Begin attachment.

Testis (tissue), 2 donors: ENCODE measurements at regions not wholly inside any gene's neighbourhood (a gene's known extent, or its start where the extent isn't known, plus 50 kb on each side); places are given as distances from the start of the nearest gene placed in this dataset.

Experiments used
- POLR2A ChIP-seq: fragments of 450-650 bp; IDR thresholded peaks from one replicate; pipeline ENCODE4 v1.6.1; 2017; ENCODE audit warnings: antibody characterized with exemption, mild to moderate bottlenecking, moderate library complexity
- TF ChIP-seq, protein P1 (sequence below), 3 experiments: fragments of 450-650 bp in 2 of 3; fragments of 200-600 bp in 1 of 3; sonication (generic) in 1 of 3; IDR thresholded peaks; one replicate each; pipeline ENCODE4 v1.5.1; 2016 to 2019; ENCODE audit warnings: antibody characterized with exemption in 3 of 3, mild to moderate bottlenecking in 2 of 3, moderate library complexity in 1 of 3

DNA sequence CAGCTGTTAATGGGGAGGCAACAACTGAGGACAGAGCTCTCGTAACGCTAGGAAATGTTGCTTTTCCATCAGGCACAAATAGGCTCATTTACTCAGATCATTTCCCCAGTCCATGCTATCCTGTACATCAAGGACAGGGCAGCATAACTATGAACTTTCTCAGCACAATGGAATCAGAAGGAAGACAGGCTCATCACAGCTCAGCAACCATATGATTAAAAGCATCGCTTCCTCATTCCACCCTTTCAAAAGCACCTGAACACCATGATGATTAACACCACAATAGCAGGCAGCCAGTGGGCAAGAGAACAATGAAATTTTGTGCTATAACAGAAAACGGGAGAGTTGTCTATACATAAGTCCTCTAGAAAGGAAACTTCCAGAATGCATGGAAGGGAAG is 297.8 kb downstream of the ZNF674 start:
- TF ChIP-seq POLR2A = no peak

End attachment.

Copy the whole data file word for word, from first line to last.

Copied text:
Testis (tissue), 2 donors: ENCODE measurements at regions not wholly inside any gene's neighbourhood (a gene's known extent, or its start where the extent isn't known, plus 50 kb on each side); places are given as distances from the start of the nearest gene placed in this dataset.

Experiments used
- POLR2A ChIP-seq: fragments of 450-650 bp; IDR thresholded peaks from one replicate; pipeline ENCODE4 v1.6.1; 2017; ENCODE audit warnings: antibody characterized with exemption, mild to moderate bottlenecking, moderate library complexity
- TF ChIP-seq, protein P1 (sequence below), 3 experiments: fragments of 450-650 bp in 2 of 3; fragments of 200-600 bp in 1 of 3; sonication (generic) in 1 of 3; IDR thresholded peaks; one replicate each; pipeline ENCODE4 v1.5.1; 2016 to 2019; ENCODE audit warnings: antibody characterized with exemption in 3 of 3, mild to moderate bottlenecking in 2 of 3, moderate library complexity in 1 of 3

DNA sequence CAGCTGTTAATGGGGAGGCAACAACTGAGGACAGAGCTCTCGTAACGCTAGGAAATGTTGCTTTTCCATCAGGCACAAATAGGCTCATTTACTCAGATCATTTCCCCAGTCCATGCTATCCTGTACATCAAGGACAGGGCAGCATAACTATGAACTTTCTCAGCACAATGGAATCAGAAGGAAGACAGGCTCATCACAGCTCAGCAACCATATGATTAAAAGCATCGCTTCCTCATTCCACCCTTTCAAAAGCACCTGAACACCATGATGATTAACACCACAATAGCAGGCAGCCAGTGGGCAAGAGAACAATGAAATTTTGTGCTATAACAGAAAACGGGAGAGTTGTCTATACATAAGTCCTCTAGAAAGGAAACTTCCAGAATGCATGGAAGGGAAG is 297.8 kb downstream of the ZNF674 start:
- TF ChIP-seq POLR2A = no peak